1. I wanted to see how these were holding up after a couple of years without having used treated lumber. I'm about to build these and would prefer to use non-treated pine too, as I plan on painting them. They will be under a covered deck.

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    1. Hey Peyton, The sofas have held up awesome actually! The only thing I've noticed is that the exterior wood filler has come out of some of the holes - but other than that, no issues. I think you should be fine to use non-treated. :)

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  2. Hi! I came across your post here and I'm planning to use your design and Ana's design to build my own sectional. I really like the extra support you added to the back! Would it be possible to see a picture of the back of one of your sofas so I can see how you put that all todgether? Thanks! Annie

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    1. Hi Annie, I added a couple of photos of the back of the sofa in the post above. Hope that helps! Mel

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  3. Now that you've had them for a bit, how is the arm rest height on that design? Would you place it lower or is comfortable at that height? Thanks so much!

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    1. Hi there! I would say the arm rest height is comfortable as is. Hope that helps!

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  4. Hi there! Your sofas look great!! Curious if you had a cut list?

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    1. Hi Crystal,

      I do not, but check out the link below. We followed Ana White's Plans (with some modifications) and she does have a cut list with instructions:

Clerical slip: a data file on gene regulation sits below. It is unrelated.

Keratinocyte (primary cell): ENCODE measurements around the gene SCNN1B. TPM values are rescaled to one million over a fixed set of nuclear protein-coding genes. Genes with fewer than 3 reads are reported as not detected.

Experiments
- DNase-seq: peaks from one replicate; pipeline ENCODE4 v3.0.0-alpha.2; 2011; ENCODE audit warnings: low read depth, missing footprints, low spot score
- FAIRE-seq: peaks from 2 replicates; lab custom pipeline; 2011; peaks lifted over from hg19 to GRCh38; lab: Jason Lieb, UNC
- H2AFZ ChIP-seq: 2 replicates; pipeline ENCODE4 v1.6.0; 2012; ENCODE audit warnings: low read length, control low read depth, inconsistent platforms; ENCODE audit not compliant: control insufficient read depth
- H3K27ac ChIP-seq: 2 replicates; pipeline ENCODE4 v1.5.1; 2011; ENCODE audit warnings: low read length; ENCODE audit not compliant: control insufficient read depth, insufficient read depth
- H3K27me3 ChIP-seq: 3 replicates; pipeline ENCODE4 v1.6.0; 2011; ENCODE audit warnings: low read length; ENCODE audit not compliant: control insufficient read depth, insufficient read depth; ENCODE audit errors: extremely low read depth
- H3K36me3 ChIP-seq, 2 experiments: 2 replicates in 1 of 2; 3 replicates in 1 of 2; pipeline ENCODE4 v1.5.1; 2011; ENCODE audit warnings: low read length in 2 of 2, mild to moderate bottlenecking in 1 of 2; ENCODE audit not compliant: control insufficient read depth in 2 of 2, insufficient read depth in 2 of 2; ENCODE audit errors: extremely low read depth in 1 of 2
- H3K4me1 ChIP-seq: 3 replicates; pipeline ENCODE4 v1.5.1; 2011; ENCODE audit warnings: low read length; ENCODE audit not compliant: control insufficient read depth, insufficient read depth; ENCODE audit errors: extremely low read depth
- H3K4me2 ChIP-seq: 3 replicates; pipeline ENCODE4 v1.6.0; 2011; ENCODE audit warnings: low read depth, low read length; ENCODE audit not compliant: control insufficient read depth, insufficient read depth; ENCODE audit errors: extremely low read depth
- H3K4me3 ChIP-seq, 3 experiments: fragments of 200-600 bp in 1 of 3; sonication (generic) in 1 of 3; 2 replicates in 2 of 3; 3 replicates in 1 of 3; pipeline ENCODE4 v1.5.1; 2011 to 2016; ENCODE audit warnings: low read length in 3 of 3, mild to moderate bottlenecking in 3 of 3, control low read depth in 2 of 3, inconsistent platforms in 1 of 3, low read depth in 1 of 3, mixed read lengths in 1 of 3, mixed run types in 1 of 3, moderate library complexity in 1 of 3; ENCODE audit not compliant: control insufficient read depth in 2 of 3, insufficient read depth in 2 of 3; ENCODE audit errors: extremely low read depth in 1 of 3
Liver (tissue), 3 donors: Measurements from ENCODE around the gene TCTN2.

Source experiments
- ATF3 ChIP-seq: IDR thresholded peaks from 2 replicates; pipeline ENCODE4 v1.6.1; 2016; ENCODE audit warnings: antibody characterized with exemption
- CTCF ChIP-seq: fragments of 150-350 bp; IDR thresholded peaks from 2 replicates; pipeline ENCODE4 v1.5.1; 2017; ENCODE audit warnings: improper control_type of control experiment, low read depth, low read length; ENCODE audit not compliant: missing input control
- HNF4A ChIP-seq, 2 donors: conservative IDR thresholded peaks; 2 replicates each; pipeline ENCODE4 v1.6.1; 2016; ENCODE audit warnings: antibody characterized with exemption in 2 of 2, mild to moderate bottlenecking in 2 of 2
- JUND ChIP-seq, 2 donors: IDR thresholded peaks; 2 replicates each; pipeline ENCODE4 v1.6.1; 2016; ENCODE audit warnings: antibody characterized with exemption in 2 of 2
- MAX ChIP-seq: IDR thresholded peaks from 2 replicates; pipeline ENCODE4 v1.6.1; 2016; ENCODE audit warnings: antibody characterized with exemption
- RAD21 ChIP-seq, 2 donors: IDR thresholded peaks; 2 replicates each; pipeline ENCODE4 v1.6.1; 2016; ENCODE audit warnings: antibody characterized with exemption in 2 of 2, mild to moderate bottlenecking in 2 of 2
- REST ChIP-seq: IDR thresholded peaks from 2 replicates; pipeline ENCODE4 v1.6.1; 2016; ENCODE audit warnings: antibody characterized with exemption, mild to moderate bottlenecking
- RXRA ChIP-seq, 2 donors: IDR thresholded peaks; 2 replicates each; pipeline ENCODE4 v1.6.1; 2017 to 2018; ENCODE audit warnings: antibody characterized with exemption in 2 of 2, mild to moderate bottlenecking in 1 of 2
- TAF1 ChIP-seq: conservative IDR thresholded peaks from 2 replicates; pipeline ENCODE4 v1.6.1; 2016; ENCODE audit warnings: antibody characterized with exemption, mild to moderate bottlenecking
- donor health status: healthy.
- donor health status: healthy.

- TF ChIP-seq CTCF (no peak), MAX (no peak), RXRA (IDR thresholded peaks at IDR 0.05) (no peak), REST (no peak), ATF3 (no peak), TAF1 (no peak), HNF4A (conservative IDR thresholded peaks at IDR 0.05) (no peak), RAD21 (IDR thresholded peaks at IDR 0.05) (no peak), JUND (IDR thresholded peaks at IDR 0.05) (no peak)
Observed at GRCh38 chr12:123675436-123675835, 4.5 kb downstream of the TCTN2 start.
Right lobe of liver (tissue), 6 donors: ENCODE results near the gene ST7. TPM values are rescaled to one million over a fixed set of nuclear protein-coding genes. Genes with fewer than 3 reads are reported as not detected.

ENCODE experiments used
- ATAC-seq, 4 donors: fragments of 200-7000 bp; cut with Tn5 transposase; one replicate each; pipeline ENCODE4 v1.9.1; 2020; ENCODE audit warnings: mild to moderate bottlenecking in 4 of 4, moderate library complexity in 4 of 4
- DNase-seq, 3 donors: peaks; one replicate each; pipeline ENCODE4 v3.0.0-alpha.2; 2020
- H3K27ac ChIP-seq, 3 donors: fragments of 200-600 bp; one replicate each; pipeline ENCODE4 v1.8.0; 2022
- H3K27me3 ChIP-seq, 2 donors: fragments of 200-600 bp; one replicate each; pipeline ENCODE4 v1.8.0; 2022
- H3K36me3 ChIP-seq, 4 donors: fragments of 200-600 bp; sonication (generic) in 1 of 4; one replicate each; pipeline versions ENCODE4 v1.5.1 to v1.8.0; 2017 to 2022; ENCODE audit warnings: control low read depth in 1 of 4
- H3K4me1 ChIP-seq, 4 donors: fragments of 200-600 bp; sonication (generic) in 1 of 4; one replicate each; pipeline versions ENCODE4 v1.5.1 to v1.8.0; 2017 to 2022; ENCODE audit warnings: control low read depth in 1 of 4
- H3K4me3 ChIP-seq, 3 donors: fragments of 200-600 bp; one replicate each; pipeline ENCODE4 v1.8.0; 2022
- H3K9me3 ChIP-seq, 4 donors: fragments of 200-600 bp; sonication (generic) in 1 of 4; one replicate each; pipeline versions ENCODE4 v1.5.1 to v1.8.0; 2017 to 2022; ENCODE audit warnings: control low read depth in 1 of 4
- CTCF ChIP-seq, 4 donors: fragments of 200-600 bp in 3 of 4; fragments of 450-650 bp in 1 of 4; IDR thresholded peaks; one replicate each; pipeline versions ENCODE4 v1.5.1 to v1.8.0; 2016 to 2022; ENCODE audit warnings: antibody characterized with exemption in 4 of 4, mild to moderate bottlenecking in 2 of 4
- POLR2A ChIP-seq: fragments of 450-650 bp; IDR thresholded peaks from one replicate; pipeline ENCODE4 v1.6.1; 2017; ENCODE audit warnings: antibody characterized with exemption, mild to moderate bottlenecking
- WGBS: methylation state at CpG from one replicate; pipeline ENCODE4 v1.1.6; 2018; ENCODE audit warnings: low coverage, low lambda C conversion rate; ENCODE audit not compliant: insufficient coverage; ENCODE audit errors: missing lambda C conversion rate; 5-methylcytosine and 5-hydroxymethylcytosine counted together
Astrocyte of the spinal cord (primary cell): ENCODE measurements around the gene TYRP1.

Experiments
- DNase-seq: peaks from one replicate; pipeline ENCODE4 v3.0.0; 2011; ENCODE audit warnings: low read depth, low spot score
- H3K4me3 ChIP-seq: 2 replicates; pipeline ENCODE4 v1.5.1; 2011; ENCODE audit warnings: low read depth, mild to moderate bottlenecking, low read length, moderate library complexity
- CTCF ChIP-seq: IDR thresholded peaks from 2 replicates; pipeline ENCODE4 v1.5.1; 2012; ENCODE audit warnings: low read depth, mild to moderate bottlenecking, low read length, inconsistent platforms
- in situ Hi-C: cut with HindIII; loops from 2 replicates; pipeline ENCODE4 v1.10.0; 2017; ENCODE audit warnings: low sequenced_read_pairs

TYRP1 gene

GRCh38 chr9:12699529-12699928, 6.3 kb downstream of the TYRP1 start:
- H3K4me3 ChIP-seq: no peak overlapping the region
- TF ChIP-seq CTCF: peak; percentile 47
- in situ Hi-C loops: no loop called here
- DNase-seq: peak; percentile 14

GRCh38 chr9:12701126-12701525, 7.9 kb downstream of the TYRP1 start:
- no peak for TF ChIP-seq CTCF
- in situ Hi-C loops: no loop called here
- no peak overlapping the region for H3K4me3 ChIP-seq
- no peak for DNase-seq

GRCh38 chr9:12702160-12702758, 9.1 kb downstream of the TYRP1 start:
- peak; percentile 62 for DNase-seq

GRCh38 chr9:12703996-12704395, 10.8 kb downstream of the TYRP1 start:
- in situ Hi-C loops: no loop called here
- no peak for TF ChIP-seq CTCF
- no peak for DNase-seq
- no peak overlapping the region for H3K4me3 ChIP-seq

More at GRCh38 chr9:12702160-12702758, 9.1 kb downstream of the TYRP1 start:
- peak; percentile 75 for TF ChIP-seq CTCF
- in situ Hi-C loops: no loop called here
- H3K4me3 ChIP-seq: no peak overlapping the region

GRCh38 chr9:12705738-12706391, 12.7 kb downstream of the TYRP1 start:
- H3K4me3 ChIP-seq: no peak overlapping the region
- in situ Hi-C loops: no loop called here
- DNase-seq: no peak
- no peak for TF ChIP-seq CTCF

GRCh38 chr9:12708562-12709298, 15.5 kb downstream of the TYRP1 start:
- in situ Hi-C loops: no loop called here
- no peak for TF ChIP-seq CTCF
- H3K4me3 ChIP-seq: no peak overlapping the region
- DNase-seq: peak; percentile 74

http://eff5c75290b0e498bfcc-cdb2fd2cc8e016557784fa363a2704b5.r93.cf1.rackcdn.com/Outdoor%20Sofa%20Plans.pdf

      Hope that helps! :)

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  5. I like the look of these. I have a lot of larger and taller people in my family. Can you guestimate the weight capacity of these benches?

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    1. Unfortunately, I don't have that number for you. They definitely feel very sturdy to me. I tried checking Ana White's original plan for a weight limit, but I couldn't find anything there either. You could always build these and add extra support 2x4's if needed. Sorry I couldn't be more helpful :)

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  6. Annie in Sunny MiamiMay 10, 2020 at 6:27 PM

    Hi there. Today is Mother's Day and handy, handsome hubby is making this as my gift. We bought the 2 by 2's for the x on the sides (which I love) but his compound miter saw only allows him to make 45 degree angle cuts. He says that angle is closer to 50 or 60 degrees. How did you do that? Thank you so very much.

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    1. Hello! That is so sweet of your husband! Yes, he's correct - It is a 30 angle/ 60 degree cut. I don't know how to explain it, but I found a video that might be helpful if he hasn't already figured it out:

      https://www.thesawguy.com/cut-60-degree-angle/

      Hope that helps!

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    2. He should be able to stand the 2x2 on end and do the cut!

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  7. Annie in Sunny MiamiMay 10, 2020 at 6:37 PM

    HI there, today is Mother's Day and handsome, handy hubby is making this for my gift. We bought the 2 by 2's for the x, which I love! However, he is using a compound miter saw and he can only make 45 degree cuts and he says this is more like 50 or 60 degrees. How did you do it? Thank you so much.

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  8. Hello! So glad I found your post as we'd like to build our own outdoor furniture. Would you change anything to make the sofa more comfortable? Also, have the cushions held up well?
    Thank you!

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    1. Hello! The sofas feel comfortable as they are & the cushions have held up great! Very durable fabric, and so far no fading from the sun. Hope that helps!